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Because if that shift wasn't there, it would be possible to obtain negative values. But by vertically shifting the function up by the same magnitude as the amplitude (0.5), we remove the negative numbers.

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Because if that shift wasn't there, it would be possible to obtain negative values. But by vertically shifting the function up by the same magnitude as the amplitude (0.5), we remove the negative numbers.

OH OK. I've been wanting to know this the whole time. haha thanks!

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OH OK. I've been wanting to know this the whole time. haha thanks!

Haha no worries. Math 12?

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yup you are

i understand why its 0.5 cos[π(t − 8)/6] but i dont understand why its 0.5 cos[π(t − 8)/6]+0.5. Why vertical shift by .5?

Also, the vertical displacement for sine and cosine is always found by using (max + min)/2. It's the average value of the function.

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given that f (x)= square root [1+(lnx)^2] for x greater or equal to 1, find the inverse function

how do you do this?

x=root 1+ (lny)^2

x^2=1+(lny)^2

x^2-1=(lny)^2

root (x^2-1)=lny

e^(root(x^2-1) = y

what am i doing wrong?

The bolded should be the correction.

Edited by babych

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A block of mass m = 0.570 kg rests on top of a block of mass M = 2.30 kg. A string attached to the block of mass M is pulled so that its tension is T = 6.20 N at a 20o angle to the horizontal as shown. The blocks move together. The coefficient of static friction at the surface between the blocks is μs = 0.43; there is no friction at the surface between block M and the floor.

The tension T is now increased - what is the maximum tension, Tmax, with which the string can be pulled such that the blocks continue to move together (i.e. that the block of mass m does not start to slide on top of the block of mass M)

so i found Ff

mewFN=(0.43)(9.8)(0.570

=2.4

then

F=ma

Ftx-2.4=(2.3+0.57)(2.03)

Ftx=8.228M

Ftx/cos20=tmax

tmax=8.76N

Is this right?

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Anyone here inolved with electrical engineering or knows anything about series parallel circuits?

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A 15.0 g bullet with a speed of v = 235 m/s is fired into a block of wood that is initially at rest on a frictionless surface. The block of wood is attached to a horizontal massless spring with a spring constant k = 195 N/m that is initially uncompressed. The other end of the spring is attached to a wall as shown in the figure below. The bullet becomes imbedded in the block of wood which then compresses the spring a distance of 28.0 cm before momentarily coming to a stop.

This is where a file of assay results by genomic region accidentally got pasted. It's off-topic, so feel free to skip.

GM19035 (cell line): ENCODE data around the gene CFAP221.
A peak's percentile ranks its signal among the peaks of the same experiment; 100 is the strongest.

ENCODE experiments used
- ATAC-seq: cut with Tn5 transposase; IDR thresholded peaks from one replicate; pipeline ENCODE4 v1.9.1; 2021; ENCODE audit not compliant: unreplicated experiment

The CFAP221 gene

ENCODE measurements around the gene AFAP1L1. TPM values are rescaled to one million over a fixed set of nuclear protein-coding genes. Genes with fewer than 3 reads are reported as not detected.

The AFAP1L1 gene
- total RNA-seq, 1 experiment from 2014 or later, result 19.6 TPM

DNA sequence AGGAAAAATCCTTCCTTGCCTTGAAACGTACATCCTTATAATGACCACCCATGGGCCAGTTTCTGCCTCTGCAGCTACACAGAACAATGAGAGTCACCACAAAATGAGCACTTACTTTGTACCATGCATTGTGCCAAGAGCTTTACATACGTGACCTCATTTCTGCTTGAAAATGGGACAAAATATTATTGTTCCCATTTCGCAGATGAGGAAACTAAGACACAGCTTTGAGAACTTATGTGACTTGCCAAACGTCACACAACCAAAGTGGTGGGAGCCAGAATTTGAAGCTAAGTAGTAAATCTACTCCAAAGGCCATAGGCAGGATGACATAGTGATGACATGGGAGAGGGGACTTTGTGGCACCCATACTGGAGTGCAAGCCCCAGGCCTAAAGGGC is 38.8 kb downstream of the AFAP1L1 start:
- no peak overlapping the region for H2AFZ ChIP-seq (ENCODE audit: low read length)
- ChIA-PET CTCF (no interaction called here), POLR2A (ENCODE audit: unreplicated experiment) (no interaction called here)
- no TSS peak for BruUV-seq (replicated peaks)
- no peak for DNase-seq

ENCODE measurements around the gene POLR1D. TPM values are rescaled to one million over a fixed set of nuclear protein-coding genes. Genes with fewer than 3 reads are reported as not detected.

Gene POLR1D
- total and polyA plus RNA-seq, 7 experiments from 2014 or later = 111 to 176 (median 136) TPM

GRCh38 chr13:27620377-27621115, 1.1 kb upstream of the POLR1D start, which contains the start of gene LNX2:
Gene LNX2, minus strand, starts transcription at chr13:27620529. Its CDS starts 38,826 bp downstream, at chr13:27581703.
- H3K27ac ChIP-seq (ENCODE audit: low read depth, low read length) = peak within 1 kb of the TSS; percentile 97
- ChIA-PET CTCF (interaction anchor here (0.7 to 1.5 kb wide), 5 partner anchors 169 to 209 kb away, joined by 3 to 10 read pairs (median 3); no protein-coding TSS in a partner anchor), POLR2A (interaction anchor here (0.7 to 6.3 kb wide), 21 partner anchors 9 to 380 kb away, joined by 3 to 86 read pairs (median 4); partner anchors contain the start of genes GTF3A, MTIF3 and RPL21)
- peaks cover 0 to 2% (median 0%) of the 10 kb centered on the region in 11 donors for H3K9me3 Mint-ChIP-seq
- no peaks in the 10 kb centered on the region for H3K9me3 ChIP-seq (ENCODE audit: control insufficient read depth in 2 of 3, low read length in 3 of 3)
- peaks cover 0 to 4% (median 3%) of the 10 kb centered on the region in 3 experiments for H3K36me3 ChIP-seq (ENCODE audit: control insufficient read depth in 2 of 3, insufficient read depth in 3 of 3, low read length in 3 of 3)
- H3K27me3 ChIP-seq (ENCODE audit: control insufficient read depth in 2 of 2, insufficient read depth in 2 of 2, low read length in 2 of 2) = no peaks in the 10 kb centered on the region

1) determine the mass of the block

i know you use conservation of momentum to do this but how do you find final velocity which is needed to solve the problem?

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Figured this would be the right place to ask this:

Does anyone know what day Dan Russell's birthday is?

We need to do a biography on someone and need a birthdate but I can't find it. Probably shouldn't be this hard.

Edited by Peaches

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Amateur, need help, can someone help me with this:

B=7.5 A=15.3 h=?

h2 = a2 + b2

h2 = (15.3)2 + (7.5)2

h = √ (15.3)2 + (7.5)2

h = √ 234.09 + 56.25

h = 23.2

Okay, I'm super amateur, I'm guessing the square root of the h gets transferred into √.... how does this work?

I don't know how it works so what I did was, 234.09+56.25=290.34 which has the square root of 17.03 (Wrong answer)

+'s to anyone who can teach me in laymen terms lol

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APA format. Help a brotha out.

I know this is late, but owlpurdue is great for this.

I'm also getting quite familiar with it due to my psych research class.

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Scrolling through all these math equations is starting to make my head hurt. Just checking out the thread, mostly math eh? I recognize some of the pre-calc questions, barely passed

pre-calc 11 :)

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Scrolling through all these math equations is starting to make my head hurt. Just checking out the thread, mostly math eh? I recognize some of the pre-calc questions, barely passed

pre-calc 11 :)

You think you can help me with mine?

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